A Gentleman’s Guide to the New Orleans Arts District
He sips mint juleps on the porch. He dons seersucker. He is unfailingly polite. He’s a true New Orleans gentleman, and he raises the bar for fellows everywhere. If you know a gentleman (or aspire to become one), here are a handful of shops in New Orleans’ Arts District, within a short distance of the Lafayette Hotel, that you must patronize.
Aidan Gill For Men (550 Fulton St., 2026 Magazine Street)
This barber shop is named for its owner, notorious New Orleans dandy Aidan Gill. It’s a haven for masculinity where a traditional hot shave comes with a shot of whiskey. The shop also sells handmade shaving accessories, high-end skin care lines, flasks, locally made bow ties and more, all geared to gentlemen of discriminating tastes.
Italy Direct (709 Tchoupitoulas Street)
Wool Italian suits line this men’s and women’s store, where the merchandise has a decidedly retro feel. From shoes to fedora, you can get outfitted completely at this wholesale boutique. You won’t have to drop a lot of cash for a slim-fit wool suit, but you will look like you just stepped out of a Fellini film when you leave.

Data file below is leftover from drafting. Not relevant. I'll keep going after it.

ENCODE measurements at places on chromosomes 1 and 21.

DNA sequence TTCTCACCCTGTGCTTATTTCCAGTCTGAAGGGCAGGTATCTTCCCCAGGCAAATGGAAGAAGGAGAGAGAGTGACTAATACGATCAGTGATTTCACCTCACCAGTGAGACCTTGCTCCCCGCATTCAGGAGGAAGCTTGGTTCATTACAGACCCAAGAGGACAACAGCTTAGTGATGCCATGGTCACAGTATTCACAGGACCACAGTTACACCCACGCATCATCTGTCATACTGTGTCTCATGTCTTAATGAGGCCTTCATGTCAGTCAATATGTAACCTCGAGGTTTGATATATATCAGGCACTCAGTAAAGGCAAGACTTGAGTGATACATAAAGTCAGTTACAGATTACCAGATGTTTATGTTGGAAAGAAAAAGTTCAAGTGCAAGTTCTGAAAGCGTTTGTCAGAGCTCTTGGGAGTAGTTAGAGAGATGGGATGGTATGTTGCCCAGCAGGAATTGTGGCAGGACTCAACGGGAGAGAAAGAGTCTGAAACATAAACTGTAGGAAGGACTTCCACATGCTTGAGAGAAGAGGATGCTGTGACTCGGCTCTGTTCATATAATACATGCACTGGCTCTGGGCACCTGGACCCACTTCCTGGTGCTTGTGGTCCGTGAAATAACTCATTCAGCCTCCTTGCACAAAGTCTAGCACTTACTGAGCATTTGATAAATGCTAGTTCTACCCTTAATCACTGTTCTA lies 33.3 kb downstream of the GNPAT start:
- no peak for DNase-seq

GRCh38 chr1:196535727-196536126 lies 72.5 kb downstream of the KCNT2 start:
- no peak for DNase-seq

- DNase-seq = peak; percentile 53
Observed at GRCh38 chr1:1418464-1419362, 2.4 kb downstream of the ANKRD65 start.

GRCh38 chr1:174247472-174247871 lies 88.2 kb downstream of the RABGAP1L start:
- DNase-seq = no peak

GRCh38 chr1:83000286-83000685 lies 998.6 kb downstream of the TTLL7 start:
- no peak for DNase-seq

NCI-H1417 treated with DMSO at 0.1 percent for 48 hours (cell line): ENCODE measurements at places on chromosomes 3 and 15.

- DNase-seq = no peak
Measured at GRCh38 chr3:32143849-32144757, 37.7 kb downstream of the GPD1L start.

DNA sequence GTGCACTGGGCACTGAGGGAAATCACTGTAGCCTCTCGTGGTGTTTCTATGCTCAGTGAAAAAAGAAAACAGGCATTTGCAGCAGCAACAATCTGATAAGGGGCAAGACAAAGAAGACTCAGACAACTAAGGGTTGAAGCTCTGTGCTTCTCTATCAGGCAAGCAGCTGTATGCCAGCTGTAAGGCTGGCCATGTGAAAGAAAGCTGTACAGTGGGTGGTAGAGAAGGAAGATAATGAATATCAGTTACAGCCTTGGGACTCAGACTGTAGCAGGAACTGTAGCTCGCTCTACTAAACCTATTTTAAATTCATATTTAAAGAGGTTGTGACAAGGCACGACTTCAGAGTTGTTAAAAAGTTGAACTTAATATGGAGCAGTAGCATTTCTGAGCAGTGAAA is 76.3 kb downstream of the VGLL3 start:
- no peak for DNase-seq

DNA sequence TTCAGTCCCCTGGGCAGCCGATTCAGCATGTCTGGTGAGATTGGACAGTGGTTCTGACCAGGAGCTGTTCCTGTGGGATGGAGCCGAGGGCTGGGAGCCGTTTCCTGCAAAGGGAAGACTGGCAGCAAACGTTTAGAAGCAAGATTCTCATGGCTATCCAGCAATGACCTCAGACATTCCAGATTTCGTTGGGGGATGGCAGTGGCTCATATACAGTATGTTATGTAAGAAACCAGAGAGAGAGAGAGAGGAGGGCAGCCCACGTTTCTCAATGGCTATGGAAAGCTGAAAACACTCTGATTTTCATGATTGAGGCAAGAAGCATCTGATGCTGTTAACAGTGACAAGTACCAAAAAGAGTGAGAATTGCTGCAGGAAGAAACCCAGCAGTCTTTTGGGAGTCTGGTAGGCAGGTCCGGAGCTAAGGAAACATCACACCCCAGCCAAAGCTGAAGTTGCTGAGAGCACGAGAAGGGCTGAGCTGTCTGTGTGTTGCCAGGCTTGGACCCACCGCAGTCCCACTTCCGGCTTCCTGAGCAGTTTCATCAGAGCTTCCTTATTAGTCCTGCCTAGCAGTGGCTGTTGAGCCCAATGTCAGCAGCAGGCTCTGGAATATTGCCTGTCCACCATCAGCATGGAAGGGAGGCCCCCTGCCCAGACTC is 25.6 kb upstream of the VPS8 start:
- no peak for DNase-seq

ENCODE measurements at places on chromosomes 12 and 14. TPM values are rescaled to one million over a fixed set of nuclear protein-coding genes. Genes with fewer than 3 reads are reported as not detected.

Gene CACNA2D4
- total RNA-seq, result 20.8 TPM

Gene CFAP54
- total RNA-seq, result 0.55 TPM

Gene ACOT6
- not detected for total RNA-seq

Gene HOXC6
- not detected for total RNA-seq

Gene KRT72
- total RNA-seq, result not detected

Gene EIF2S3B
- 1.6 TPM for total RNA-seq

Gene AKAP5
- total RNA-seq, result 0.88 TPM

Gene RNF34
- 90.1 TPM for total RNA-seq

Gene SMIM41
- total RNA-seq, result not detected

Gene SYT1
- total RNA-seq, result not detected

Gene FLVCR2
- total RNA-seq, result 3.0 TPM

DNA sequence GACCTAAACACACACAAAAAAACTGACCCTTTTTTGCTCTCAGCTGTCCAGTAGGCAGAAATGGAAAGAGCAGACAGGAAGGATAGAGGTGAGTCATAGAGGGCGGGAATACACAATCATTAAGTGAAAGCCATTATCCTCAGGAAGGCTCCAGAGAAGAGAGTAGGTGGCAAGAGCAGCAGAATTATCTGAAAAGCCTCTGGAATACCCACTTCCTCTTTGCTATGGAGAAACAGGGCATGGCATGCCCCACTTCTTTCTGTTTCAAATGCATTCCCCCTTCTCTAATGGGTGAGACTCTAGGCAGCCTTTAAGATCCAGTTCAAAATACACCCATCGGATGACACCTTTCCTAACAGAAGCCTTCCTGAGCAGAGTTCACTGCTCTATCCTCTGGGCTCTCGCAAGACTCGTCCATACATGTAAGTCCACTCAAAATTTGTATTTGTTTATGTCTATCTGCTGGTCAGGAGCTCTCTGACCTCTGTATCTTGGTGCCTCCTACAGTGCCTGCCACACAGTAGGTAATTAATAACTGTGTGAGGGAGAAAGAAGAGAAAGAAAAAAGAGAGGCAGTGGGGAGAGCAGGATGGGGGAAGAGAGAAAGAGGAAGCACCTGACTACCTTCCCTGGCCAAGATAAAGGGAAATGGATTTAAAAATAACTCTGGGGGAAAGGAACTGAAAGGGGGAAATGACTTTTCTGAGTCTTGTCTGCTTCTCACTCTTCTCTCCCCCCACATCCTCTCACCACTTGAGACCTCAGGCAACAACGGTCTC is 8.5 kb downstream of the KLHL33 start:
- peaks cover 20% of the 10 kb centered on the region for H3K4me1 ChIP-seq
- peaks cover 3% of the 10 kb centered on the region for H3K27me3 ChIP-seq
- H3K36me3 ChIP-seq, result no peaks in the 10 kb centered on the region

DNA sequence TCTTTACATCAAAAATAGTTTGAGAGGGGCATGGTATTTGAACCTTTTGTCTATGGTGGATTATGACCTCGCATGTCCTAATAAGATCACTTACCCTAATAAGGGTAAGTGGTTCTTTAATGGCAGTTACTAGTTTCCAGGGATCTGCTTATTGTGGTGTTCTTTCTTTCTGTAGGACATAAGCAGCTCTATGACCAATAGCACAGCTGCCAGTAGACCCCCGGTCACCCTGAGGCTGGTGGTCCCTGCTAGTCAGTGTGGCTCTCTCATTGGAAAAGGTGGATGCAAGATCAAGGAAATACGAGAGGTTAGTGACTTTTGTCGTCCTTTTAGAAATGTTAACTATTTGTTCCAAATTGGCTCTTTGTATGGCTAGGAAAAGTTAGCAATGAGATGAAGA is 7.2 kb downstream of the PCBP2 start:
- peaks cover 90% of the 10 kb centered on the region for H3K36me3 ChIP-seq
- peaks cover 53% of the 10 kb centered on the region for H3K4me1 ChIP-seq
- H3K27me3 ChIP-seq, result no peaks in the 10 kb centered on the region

Jos A. Bank (230 Carondelet Street)
To become a true New Orleans gentleman, shop where they shop. This Jos A. Bank location is owned by John “Jay” Batt, a fifth-generation New Orleanian and big brother to actor Bryan Batt. (And yes, he does shop at Jos A. Bank–if a boutique is good enough for the Mad Men alum, it’s good enough for us.) You’ll find everything from suits and sportcoats to socks and outerwear at this menswear emporium.
Friend (600 Carondelet Street)
Budding gentleman will appreciate this stylish, highly curated menswear shop, which boasts toiletries, bags, accessories, slim-fit cotton shirts that are perfect for New Orleans’ humid weather and more. It also frequently hosts artist pop-ups.
Tommy’s Cuisine (746 Tchoupitoulas Street)
When a restaurant has a dress code, you know it’s sure to be a respite for gentlemen. Tommy’s Cuisine requests “dressy casual” wear, and the weathered wood paneling, exposed brick, and dim lighting combine to create an elegantly masculine aesthetic. The Creole-Italian menu includes standouts like osso buco and baked Gulf oysters, but the true standout is the wine, scotch, and bourbon list.
Southern Costume Company (951 Lafayette Street)
What’s a gentleman to do should he find himself invited to a social occasion that requires a costume? First of all, resist the temptation to buy a cheap mask and beads from a Bourbon Street tourist trap. Second, head to Southern Costume Company, where you’ll find 9,000 square feet packed with professional-grade costumes, wigs, hats, masks and accessories that have appeared in Hollywood films including 12 Years A Slave and 21 Jump Street. Rentals are surprisingly affordable, and the options are almost unlimited. Best of all, you can return your costume after the event–meaning one less thing to pack and carry onto the plane.